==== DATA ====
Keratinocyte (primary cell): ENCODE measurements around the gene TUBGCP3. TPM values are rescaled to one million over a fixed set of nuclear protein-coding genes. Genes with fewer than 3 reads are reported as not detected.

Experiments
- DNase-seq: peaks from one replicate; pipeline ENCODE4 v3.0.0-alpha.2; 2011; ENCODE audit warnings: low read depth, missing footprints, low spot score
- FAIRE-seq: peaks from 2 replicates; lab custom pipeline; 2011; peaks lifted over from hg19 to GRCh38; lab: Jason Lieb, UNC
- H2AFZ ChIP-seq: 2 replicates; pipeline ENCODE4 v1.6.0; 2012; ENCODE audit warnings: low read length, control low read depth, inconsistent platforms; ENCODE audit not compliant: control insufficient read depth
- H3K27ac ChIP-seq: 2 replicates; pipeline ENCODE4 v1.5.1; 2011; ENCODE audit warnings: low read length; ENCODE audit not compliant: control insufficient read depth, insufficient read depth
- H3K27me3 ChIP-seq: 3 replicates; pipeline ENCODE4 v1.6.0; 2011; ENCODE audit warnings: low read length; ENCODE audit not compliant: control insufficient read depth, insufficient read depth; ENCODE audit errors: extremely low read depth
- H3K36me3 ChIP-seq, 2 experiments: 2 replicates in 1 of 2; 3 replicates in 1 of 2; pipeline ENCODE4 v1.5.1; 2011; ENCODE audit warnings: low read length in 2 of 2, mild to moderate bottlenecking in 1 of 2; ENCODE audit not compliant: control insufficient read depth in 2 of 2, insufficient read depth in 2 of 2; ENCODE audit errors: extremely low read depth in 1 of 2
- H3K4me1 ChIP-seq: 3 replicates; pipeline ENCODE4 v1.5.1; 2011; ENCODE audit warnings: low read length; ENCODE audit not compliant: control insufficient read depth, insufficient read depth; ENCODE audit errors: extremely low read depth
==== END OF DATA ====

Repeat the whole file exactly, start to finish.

Keratinocyte (primary cell): ENCODE measurements around the gene TUBGCP3. TPM values are rescaled to one million over a fixed set of nuclear protein-coding genes. Genes with fewer than 3 reads are reported as not detected.

Experiments
- DNase-seq: peaks from one replicate; pipeline ENCODE4 v3.0.0-alpha.2; 2011; ENCODE audit warnings: low read depth, missing footprints, low spot score
- FAIRE-seq: peaks from 2 replicates; lab custom pipeline; 2011; peaks lifted over from hg19 to GRCh38; lab: Jason Lieb, UNC
- H2AFZ ChIP-seq: 2 replicates; pipeline ENCODE4 v1.6.0; 2012; ENCODE audit warnings: low read length, control low read depth, inconsistent platforms; ENCODE audit not compliant: control insufficient read depth
- H3K27ac ChIP-seq: 2 replicates; pipeline ENCODE4 v1.5.1; 2011; ENCODE audit warnings: low read length; ENCODE audit not compliant: control insufficient read depth, insufficient read depth
- H3K27me3 ChIP-seq: 3 replicates; pipeline ENCODE4 v1.6.0; 2011; ENCODE audit warnings: low read length; ENCODE audit not compliant: control insufficient read depth, insufficient read depth; ENCODE audit errors: extremely low read depth
- H3K36me3 ChIP-seq, 2 experiments: 2 replicates in 1 of 2; 3 replicates in 1 of 2; pipeline ENCODE4 v1.5.1; 2011; ENCODE audit warnings: low read length in 2 of 2, mild to moderate bottlenecking in 1 of 2; ENCODE audit not compliant: control insufficient read depth in 2 of 2, insufficient read depth in 2 of 2; ENCODE audit errors: extremely low read depth in 1 of 2
- H3K4me1 ChIP-seq: 3 replicates; pipeline ENCODE4 v1.5.1; 2011; ENCODE audit warnings: low read length; ENCODE audit not compliant: control insufficient read depth, insufficient read depth; ENCODE audit errors: extremely low read depth